one year of #sbar: misconception essays and the midterm exam

yes, it's July and today my plan for the afternoon will be "work on physics assessments!"

Last year was my first year of standards based grading, and I did make my assessments for each set of objectives ahead of time, but I didn't make the midterm or final exams ahead of time.  Here's what ended up happening:

I was crunched for time because the first semester always goes by so quickly, and I had started a unit on lenses that I wouldn't have time to assess before the midterm exam came around.  So I just lumped the first assessment for lenses in with the rest of the objectives on the midterm exam.  The exam consisted of one or two multiple choice questions for each objective (mostly taken from previous assessments) and four or five essay questions, published ahead of time with a word bank.

yeah, I made some mistakes there that I wouldn't want to repeat.

For one, the midterm exam is no place for first assessments on any objectives.  Summative exams should be only another opportunity to demonstrate  mastery, not the first or only chance.

Another was the heavy use of multiple choice questions.  Multiple choice questions can tell me some things, but they can't give me the kinds of evidence I want or need to assess intermediate and advanced level objectives.

My saving grace was the fact that, due to quirks of our calendar, there are two more weeks in the first semester when we come back to school in January.  We used to have midterms in January, but since we've moved them to December the end of the first semester has stayed in mid-January.  I used that time for feedback on the midterm exams and a type of reassessments I called misconception essays.

Misconception essays start with the student stating a particular misconception someone could have about the objective they want to demonstrate.  Sometimes it was a misconception that particular student held, but other times they had to put themselves in the mind of another person.  It had to be a reasonable misconception, I told them.  There has to be a reason someone might believe this misconception, like a personal experience they had that led them to believe this.  It can't be a case of "they don't know because they're stupid."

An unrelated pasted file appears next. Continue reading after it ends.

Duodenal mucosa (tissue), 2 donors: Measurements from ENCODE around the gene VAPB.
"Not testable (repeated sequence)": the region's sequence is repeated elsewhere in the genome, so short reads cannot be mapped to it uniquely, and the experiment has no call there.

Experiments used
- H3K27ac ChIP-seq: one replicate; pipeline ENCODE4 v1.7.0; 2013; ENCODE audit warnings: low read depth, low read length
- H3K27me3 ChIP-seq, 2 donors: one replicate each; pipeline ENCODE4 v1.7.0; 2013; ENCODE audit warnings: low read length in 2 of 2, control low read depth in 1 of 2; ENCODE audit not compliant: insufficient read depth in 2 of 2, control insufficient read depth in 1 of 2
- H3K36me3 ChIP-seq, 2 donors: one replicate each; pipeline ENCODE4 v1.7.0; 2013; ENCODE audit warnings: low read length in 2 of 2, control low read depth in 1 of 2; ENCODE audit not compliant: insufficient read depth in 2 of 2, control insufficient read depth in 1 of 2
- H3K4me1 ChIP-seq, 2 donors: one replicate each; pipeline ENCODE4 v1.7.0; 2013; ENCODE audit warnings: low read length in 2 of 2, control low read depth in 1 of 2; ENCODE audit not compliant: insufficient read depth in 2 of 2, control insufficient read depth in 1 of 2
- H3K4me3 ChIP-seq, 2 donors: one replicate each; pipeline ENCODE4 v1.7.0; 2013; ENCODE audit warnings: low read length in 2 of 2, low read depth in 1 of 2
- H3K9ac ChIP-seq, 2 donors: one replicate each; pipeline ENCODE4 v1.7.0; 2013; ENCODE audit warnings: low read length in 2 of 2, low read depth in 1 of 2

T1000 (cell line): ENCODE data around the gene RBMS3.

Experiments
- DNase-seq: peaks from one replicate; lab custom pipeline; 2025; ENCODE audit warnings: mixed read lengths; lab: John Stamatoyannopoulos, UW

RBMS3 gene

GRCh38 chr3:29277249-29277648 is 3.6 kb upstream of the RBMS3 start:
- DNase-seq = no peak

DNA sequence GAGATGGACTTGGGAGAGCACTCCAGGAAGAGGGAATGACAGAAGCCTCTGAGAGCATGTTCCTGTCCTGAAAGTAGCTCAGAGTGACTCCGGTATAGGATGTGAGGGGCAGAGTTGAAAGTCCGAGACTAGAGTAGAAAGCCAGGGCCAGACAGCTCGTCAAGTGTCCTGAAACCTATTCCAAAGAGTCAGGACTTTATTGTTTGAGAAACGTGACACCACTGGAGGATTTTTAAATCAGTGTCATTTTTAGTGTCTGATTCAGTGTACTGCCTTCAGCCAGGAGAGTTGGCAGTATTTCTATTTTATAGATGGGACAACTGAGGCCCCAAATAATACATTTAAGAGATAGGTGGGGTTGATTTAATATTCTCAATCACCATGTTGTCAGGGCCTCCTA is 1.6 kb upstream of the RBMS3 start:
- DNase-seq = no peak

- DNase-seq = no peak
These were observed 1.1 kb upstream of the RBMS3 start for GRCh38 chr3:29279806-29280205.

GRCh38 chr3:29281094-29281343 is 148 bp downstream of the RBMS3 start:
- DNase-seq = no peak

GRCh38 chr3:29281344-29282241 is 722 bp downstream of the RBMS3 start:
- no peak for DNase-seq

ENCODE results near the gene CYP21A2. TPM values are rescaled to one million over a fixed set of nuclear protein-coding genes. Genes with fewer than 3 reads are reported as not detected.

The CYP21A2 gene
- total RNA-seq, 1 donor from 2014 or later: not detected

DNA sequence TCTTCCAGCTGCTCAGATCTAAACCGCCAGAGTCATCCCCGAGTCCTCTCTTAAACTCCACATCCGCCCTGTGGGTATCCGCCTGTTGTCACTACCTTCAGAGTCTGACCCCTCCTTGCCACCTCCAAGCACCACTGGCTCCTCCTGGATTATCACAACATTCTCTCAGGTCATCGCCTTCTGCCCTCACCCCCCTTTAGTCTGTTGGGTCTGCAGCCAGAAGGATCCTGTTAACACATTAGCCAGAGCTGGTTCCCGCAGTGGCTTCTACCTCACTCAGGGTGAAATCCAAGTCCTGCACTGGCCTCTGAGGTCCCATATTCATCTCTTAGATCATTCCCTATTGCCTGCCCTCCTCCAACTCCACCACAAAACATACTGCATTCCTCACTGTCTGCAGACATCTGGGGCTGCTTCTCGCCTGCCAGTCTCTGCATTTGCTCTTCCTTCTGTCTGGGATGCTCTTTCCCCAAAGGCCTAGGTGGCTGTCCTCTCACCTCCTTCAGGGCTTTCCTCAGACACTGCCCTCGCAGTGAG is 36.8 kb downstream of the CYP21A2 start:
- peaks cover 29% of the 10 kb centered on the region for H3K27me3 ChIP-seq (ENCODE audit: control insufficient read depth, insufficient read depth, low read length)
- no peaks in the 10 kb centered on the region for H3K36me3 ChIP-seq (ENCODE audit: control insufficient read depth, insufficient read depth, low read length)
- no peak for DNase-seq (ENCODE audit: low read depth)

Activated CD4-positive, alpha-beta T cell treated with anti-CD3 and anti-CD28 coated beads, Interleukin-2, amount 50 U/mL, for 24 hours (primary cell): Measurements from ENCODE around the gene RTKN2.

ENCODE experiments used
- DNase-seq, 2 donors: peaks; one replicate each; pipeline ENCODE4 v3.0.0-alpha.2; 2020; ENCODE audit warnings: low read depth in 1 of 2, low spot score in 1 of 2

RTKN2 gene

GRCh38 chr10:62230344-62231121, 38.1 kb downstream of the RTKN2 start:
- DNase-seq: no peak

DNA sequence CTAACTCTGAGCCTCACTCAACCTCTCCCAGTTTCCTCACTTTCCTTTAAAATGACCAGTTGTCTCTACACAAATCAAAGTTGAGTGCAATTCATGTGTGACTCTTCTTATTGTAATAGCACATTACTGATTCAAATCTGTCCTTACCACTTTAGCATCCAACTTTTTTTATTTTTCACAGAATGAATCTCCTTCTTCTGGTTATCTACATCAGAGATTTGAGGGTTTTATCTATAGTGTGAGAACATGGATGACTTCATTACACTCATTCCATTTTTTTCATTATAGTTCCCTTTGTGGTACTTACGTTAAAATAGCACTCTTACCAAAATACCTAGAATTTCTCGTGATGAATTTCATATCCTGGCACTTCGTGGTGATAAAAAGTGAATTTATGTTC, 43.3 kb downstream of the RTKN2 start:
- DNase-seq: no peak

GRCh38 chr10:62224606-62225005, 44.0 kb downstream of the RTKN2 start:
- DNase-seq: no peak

In the rest of the essay the students would debunk this myth or misconception, and then explain the correct physics behind whatever objective or phenomena they were describing.  I loved reading these because students couldn't just paraphrase the textbook's explanation and say they knew it, they really had to analyze and explain why one thing was correct and another thing wasn't.

Often their "correct" explanations would show me even deeper misconceptions they held, but were never highlighted because they always said the "right answer" in class but had been using faulty logic to get there.

In any case,  a poorly planned midterm exam led me to a really cool reassessment in the misconception essays.  I had students asking to them them many times during the second semester, and they often used them to clarify their thinking.  But after lunch -- next year's assessments!

it's summer, so here's a picture of a butterfly

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